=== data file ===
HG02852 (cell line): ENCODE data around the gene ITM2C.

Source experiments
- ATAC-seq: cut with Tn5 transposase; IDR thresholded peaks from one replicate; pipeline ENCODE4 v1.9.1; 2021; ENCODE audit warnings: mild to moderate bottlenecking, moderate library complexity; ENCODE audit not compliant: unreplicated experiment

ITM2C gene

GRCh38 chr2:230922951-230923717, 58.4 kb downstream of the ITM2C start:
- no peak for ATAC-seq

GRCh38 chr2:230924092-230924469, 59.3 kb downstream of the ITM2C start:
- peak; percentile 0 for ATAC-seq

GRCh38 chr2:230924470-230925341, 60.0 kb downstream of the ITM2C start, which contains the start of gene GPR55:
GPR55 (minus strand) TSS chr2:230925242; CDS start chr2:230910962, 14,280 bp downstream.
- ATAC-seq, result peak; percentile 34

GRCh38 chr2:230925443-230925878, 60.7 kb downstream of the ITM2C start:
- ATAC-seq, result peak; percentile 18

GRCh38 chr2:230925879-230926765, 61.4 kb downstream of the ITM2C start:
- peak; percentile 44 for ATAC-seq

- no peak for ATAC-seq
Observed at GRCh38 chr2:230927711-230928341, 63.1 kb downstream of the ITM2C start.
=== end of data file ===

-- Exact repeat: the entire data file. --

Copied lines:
HG02852 (cell line): ENCODE data around the gene ITM2C.

Source experiments
- ATAC-seq: cut with Tn5 transposase; IDR thresholded peaks from one replicate; pipeline ENCODE4 v1.9.1; 2021; ENCODE audit warnings: mild to moderate bottlenecking, moderate library complexity; ENCODE audit not compliant: unreplicated experiment

ITM2C gene

GRCh38 chr2:230922951-230923717, 58.4 kb downstream of the ITM2C start:
- no peak for ATAC-seq

GRCh38 chr2:230924092-230924469, 59.3 kb downstream of the ITM2C start:
- peak; percentile 0 for ATAC-seq

GRCh38 chr2:230924470-230925341, 60.0 kb downstream of the ITM2C start, which contains the start of gene GPR55:
GPR55 (minus strand) TSS chr2:230925242; CDS start chr2:230910962, 14,280 bp downstream.
- ATAC-seq, result peak; percentile 34

GRCh38 chr2:230925443-230925878, 60.7 kb downstream of the ITM2C start:
- ATAC-seq, result peak; percentile 18

GRCh38 chr2:230925879-230926765, 61.4 kb downstream of the ITM2C start:
- peak; percentile 44 for ATAC-seq

- no peak for ATAC-seq
Observed at GRCh38 chr2:230927711-230928341, 63.1 kb downstream of the ITM2C start.